Courtney Irelan [00:08:26] Sure. Yes. So whenever I started working with Nada at Contract Nerds, she asked me to come up with some kind of article. And the first thing that I thought about is what I have done, the most of which is and I've done this for companies where there's one, you know, a solo entrepreneur all the way to companies that are publicly traded. I've done this as a, you know, a legal consultant, business consultant and as counsel, and that is to take their preexisting contract templates and completely redo them. And I have this perspective of how contracts should be, and it's developed through my own personal experiences throughout my first career in sales and marketing and business operations, and then throughout my second career now as an attorney working in-house, and then also doing these various consultant roles for companies. And I've seen the same thing repeated no matter how large or small the organization is, and it's that they'll have like file folders of various contract templates. And it can even I mean, it can be so granular to the point where if they have their if it's a, you know, like a vendor of like a SAS vendor, they might offer, you know, 20 different kinds of options. They could have 50 different contracts, you know, for those. And it can get really overwhelming because as you know, the lawyers are individuals red line things and go back and forth with different companies. It starts to mess up the various templates. So when you end up looking at all of these templates and comparing the language, the language actually ends up being different. So you'll have conflicting language and different, you know, limitation of liability clauses, indemnity clause, merchant obligations and just name a clause and it's different from template to template. And so what I do is I try to consolidate all of that and then make sure that there is a master to the master template that could apply for all services. And also from there, you know, it really applies in every major department. So if there's a procurement department having their master service agreement that they would send out in lieu of using a counterparties paper or if they're dealing with like a smaller business that may not have their own paper to produce that. And then the same thing for H.R. employment agreements in many areas, MBA's, even finance department, if they're discussing any M&A work, you know, investments, things like that. So just ensuring that everything is really streamlined. So I wrote the article based on how to craft your contracts with confidence and providing ten tips to level up these contract templates. And I really tried to condense it to the top important features. So you really want to initially define the scope of services and really understand what are the services that are being provided, who is providing the services and what are the terms. And then that leads into defined terms because as you're talking about what services are being provided, there's going to be certain terms that are used throughout a contract and they'll be used repetitively throughout the contract. So it's really important to make sure that the definition there's a definition section, whether that's at the beginning, at the front or an appendix, it's much clearer to do it, to have an actual section versus having defined terms throughout the contract. It can get a little messy. I've seen it sometimes where they'll be defined term and then in parentheses it says defined later on like, Oh, well, now I got to go search and find the paragraph where it's defined later on. Whereas if you just have a defined terms section, you have that to refer to. And then from there stating the obligations from merchant and client or whoever the two counterparties are, or to individuals entering into a business transaction and really understanding what each party is bringing to the table, what is required of them. And with this, I would like to say that I've seen a lot of contracts that are super heavy with legalese and coming from sales myself, I remember before being an attorney and reading contracts that I was dealing with and not having a clue what was being said and so.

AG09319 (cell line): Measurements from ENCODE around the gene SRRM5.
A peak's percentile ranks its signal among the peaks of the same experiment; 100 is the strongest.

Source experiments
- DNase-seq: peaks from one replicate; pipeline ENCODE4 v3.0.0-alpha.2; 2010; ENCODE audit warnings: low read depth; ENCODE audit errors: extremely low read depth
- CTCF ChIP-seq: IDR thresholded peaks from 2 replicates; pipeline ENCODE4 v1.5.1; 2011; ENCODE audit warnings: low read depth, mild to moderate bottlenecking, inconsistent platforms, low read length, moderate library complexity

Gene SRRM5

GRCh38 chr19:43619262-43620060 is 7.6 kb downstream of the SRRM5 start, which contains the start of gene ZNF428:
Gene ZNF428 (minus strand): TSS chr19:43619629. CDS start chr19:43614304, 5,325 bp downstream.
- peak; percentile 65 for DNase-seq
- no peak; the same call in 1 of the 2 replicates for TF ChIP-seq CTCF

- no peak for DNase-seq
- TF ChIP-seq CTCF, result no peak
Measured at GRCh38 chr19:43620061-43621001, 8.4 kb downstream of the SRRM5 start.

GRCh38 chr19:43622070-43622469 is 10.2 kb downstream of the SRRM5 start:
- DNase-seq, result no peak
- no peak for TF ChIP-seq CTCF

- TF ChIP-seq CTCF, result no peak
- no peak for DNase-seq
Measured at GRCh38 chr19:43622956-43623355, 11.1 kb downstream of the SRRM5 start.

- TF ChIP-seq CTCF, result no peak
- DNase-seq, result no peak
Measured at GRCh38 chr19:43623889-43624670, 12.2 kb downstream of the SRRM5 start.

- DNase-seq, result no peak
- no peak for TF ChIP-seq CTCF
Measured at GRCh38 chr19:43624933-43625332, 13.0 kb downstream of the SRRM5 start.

Pepe Toriello [00:13:36] Different language.